It doesn't make any sense for you to perform an inspection once your house is listed for sale. At that point, an inspection becomes the responsibility of buyers.
First, it is always the moral and ethical thing to do if your inspector discovers that there are deficiencies in the house that could pose a danger to buyers or anyone else who enters your house. This goes for any other issues that you know will require a lot of money to fix. Though real estate disclosure laws vary by state, nearly every state requires that you disclose potentially dangerous systems or structures that you are aware of to prospective buyers.

Second, the seller's inspection report covers a lot of this for you if you are willing to share it with the prospective buyer. This helps to boost a buyer's confidence in you and often alleviates the potential of disclosure-related lawsuits in the future. Consult with a real estate attorney in your state and jurisdiction to learn more.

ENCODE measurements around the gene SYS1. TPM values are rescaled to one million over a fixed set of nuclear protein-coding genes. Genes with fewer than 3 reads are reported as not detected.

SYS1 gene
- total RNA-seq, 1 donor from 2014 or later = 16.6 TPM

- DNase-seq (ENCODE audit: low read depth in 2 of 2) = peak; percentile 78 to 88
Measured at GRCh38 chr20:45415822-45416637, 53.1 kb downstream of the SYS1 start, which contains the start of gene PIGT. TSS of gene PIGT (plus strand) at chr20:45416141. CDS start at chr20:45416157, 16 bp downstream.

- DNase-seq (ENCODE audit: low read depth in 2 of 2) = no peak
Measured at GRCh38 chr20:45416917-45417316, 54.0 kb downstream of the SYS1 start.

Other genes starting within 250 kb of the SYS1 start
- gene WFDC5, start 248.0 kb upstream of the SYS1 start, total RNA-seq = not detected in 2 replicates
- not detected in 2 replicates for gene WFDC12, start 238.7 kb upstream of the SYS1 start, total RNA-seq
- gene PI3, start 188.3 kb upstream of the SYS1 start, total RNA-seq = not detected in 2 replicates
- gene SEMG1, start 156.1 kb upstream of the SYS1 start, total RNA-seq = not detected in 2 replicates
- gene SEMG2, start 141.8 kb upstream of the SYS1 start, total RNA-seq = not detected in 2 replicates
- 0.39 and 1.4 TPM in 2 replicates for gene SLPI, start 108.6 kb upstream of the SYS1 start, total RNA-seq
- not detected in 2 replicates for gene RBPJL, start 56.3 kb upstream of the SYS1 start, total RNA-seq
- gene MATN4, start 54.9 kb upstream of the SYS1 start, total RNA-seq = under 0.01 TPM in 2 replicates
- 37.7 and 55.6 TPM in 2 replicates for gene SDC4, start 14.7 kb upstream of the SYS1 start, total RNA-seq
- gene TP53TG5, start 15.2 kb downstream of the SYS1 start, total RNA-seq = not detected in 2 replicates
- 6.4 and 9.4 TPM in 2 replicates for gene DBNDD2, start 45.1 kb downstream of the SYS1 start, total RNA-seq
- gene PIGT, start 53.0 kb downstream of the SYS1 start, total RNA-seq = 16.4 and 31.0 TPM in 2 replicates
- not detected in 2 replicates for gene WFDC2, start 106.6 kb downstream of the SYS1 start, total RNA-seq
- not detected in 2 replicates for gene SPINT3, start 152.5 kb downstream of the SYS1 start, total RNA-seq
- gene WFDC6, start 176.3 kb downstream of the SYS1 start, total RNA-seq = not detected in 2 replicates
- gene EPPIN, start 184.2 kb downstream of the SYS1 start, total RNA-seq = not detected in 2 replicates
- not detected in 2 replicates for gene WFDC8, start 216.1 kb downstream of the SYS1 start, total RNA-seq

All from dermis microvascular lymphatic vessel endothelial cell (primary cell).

Not necessarily. However, that decision is entirely up to you. There is no law that requires a home seller to show any receipts or reports to prostect home buyers. That said, you are required by most state laws to disclose your findings in a Seller's Disclosure provided by the real estate agent.
Should your inspector discover an issue that will be extremely expensive to fix, then you have the option to fix it or negotiate it with the buyer. If you do not want to invest the time into making repairs, then you can offer the buyer additional money to fix it themselves, or you can reduce the asking price.